President Obama is pinning his hopes for re-election on a populist message that focuses on income inequality. According to former Clinton aide William Galston, that’s a bad idea.
Professor Galston, writing in The New Republic, says that recent surveys shows that most Americans don’t share Obama’s views when it comes to income inequality. In fact, according to Galston, if Obama’s recent speech in Osawatomie, Kansas – which made repeated references to income inequality — becomes the thematic narrative for his reelection campaign, it may well reduce his chances of prevailing in a close race.
In explaining why, Galston examines data, starting with a Gallup survey released earlier this month, which showed that the number of Americans who see American society as divided into haves and have-nots has decreased significantly since the 2008 election. In 2008, 49 percent saw the country as divided along those lines and 49 percent didn’t. As of this week, only 41 percent see the country as divided between haves and have-nots while 58 percent do not. And most of the reduction in those seeing the country as economically divided has occurred among those who place themselves squarely in the middle in American politics.
In 2008, 48 percent of independents saw an economic divide; today it’s 37 percent.
In 2008, 51 percent of moderates saw a divide versus only 38 percent now.
Liberals are the only group that has become more likely to see a divided society—63 percent in 2008 versus 66 percent today. “While invoking sharpening divisions will thrill them,” Galston writes, “it may have the opposite effect on the moderates and independents without whose support national Democratic candidates will fail.”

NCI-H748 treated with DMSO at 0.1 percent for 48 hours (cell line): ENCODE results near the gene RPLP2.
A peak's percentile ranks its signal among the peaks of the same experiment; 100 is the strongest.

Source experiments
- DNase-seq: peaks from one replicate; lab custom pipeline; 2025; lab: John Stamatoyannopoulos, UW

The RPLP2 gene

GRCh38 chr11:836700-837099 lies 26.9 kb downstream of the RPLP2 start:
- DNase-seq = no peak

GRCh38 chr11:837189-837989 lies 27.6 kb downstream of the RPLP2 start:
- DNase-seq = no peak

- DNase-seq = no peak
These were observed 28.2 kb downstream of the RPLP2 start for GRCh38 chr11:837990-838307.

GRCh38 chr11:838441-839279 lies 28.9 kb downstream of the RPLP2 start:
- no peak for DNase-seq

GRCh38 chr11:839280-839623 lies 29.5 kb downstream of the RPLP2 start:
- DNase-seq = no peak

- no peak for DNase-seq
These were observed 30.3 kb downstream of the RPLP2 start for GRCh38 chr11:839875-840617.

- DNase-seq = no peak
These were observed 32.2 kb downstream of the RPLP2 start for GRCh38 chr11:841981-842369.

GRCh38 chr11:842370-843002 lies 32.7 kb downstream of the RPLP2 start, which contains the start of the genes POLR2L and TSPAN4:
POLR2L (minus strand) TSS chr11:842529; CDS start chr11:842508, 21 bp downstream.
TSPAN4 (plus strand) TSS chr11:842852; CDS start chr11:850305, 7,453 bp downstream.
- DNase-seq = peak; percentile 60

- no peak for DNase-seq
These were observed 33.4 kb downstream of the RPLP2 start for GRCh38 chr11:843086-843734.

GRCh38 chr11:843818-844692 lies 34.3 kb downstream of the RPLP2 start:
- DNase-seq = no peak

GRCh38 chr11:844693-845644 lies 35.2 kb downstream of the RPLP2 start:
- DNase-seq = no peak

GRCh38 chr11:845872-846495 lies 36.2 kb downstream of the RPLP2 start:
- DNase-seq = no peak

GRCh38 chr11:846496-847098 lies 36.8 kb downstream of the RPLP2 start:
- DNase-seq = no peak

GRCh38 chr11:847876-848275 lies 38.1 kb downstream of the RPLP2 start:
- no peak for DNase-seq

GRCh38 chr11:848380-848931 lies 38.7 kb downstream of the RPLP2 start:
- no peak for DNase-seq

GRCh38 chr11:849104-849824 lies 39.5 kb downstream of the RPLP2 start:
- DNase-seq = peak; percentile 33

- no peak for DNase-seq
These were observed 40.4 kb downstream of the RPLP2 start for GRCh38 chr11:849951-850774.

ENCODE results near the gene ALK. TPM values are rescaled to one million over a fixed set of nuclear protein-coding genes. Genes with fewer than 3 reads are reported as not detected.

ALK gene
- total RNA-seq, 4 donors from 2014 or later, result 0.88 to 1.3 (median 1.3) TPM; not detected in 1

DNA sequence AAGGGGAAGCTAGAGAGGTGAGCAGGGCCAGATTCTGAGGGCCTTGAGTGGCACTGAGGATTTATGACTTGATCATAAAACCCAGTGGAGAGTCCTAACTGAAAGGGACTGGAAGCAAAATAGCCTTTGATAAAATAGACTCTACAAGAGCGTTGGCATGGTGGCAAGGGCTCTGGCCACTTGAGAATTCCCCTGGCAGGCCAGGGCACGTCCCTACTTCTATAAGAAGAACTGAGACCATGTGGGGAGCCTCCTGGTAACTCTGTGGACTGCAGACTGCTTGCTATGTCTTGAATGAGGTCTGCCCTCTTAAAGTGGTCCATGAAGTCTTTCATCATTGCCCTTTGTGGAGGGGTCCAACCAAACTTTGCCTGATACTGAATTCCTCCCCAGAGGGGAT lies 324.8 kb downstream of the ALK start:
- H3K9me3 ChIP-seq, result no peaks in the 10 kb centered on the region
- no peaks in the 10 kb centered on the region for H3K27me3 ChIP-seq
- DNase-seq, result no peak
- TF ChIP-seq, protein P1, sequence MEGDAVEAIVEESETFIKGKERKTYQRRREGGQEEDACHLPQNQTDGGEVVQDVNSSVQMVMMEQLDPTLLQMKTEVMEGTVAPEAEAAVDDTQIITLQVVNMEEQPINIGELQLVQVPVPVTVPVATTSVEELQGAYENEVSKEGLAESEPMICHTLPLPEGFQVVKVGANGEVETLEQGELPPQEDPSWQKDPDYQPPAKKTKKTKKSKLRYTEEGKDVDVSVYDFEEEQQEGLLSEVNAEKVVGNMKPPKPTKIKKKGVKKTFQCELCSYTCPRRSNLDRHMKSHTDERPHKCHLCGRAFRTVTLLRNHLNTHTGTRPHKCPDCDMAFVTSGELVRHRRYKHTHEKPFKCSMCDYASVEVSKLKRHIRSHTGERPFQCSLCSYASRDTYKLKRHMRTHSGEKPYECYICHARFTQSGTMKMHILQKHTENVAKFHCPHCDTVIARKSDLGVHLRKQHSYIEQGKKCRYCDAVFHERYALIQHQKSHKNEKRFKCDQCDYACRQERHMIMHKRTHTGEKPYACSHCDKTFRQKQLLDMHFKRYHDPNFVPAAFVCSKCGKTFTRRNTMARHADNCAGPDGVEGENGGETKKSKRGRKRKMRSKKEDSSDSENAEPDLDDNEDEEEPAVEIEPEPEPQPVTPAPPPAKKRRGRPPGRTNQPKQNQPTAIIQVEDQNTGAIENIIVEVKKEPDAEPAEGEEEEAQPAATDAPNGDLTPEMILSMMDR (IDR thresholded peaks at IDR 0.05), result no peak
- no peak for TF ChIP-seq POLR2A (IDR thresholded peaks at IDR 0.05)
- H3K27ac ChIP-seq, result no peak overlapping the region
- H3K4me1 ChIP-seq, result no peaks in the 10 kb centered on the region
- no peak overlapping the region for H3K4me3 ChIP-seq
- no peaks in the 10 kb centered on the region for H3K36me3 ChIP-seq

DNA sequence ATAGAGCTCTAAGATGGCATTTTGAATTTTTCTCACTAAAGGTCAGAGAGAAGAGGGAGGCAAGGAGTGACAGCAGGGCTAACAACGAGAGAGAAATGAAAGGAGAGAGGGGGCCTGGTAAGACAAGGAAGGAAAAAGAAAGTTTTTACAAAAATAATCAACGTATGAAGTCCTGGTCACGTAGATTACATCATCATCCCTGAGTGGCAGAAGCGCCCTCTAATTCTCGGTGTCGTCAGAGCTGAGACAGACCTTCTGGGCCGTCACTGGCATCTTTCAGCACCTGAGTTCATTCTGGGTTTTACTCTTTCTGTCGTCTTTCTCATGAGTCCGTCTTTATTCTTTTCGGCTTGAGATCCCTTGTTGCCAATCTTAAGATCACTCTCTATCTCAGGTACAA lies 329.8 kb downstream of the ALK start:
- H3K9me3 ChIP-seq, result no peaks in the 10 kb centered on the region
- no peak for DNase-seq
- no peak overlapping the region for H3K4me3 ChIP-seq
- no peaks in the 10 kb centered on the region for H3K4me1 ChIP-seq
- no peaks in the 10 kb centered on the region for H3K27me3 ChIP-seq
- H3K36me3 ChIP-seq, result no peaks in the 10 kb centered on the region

In another Gallup poll, substantial majorities of Americans saw expanding the economy and increasing equality of opportunity as extremely or very important. That is not the case for reducing income and wealth gaps—21 percent of Republicans and 43 percent of independents. Only Democrats gave this goal a high priority (by a margin of 72 versus 27 percent).
When Gallup asked a sample of Americans in 1998 whether the gap between the rich and the poor was a problem that needed to be fixed, 52 percent said yes while 45 percent regarded it as an acceptable part of the economic system. Today, those numbers have flipped: Only 45 percent see the gap as in need of fixing, while 52 percent don’t.
A third Gallup survey (which I wrote about here) asked Americans to state whether they saw big business, big government, or big labor as the biggest threat to the country in the future. In March of 2009, 55 percent felt most threatened by big government and 32 percent by big business. As of December 2011, a near-record 64 percent saw big government as the greatest threat versus on 26 percent for big business. The big change here has occurred among Democrats. In 2009, only 32 percent feared big government the most compared to 52 percent who feared big business. Today, 48 percent of Democrats cite government as their principal fear, up 16 percentage points, while only 44 percent cite big business.
“In short,” Galston writes, “a 2008 election widely regarded as heralding a shift toward the more government-friendly public sentiment of the New Deal and Great Society eras seems to have yielded just the reverse.”
While acknowledging that Mr. Obama can win next year, Galston concludes his analysis by pointing out that “a campaign emphasizing growth and opportunity is more likely to yield a Democratic victory than is a campaign focused on inequality. While the latter will thrill the party’s base, only the former can forge a majority.”
We’re about to find out.